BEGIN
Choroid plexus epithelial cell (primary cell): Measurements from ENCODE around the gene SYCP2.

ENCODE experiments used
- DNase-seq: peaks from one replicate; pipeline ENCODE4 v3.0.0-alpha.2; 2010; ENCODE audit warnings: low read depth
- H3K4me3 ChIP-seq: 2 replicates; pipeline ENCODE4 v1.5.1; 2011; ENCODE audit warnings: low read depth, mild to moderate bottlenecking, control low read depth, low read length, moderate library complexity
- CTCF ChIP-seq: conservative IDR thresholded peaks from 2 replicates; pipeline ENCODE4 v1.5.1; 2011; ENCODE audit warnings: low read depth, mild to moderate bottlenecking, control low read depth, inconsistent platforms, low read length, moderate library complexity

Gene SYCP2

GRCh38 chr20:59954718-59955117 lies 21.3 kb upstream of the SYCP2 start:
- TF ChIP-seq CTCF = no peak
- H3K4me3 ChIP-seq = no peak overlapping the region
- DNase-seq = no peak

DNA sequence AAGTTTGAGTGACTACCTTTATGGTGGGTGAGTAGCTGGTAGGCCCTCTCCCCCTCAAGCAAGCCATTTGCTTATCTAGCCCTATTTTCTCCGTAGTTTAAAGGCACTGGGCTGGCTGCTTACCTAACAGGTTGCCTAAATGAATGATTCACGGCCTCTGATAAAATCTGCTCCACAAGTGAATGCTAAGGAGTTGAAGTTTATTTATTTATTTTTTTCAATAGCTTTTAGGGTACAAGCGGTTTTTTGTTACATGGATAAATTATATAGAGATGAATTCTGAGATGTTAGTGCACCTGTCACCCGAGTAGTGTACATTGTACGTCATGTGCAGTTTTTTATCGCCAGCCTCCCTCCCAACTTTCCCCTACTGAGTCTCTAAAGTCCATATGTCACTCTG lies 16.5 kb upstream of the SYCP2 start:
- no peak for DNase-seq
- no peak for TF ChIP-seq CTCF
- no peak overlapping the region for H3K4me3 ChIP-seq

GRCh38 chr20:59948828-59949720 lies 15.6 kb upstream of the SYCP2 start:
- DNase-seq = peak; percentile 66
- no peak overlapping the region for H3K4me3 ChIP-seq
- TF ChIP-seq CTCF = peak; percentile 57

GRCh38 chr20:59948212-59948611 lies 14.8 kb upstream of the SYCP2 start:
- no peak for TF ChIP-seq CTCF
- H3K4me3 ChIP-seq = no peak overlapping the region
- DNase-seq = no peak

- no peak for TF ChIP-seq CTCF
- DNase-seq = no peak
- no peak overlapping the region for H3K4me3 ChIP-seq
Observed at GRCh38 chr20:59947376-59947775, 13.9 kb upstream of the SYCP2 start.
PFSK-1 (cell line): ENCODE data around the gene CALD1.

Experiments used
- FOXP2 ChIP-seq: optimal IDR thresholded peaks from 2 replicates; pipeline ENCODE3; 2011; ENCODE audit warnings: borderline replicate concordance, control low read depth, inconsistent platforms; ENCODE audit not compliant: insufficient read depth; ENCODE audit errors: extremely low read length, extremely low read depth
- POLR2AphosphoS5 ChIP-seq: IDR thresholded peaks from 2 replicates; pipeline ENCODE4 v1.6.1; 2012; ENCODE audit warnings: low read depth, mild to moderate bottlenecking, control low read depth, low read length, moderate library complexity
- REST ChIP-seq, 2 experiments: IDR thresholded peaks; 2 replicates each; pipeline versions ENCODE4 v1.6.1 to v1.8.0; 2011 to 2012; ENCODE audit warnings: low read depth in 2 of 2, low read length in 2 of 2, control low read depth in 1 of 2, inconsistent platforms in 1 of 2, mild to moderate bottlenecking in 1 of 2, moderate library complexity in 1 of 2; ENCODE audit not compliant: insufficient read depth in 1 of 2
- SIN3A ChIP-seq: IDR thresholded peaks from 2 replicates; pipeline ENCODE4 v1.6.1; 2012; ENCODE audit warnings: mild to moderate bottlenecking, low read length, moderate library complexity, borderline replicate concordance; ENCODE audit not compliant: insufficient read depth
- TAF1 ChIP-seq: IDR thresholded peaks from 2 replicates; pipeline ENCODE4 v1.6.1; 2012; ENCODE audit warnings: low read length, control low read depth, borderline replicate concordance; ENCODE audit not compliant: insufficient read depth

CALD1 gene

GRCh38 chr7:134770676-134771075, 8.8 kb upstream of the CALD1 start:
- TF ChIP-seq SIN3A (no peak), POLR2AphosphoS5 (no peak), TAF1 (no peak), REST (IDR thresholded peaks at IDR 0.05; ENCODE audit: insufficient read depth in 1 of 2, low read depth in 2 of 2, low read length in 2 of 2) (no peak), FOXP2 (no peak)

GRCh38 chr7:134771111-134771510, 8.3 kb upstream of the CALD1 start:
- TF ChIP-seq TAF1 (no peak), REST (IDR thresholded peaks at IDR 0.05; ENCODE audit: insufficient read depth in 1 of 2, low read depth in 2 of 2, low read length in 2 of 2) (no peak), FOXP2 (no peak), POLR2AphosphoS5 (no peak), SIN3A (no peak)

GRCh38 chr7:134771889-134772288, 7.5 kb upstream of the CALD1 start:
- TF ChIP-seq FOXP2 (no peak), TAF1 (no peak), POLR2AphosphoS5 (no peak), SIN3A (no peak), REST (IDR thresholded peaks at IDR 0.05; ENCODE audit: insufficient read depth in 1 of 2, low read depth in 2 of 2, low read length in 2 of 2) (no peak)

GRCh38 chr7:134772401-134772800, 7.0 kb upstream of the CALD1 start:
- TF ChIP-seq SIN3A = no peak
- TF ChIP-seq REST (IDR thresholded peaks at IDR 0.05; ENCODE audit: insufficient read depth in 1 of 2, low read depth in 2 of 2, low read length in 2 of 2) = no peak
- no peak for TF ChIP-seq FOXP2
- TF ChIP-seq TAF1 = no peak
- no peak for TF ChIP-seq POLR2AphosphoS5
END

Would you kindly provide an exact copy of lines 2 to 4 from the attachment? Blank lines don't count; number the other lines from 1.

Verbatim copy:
ENCODE experiments used
- DNase-seq: peaks from one replicate; pipeline ENCODE4 v3.0.0-alpha.2; 2010; ENCODE audit warnings: low read depth
- H3K4me3 ChIP-seq: 2 replicates; pipeline ENCODE4 v1.5.1; 2011; ENCODE audit warnings: low read depth, mild to moderate bottlenecking, control low read depth, low read length, moderate library complexity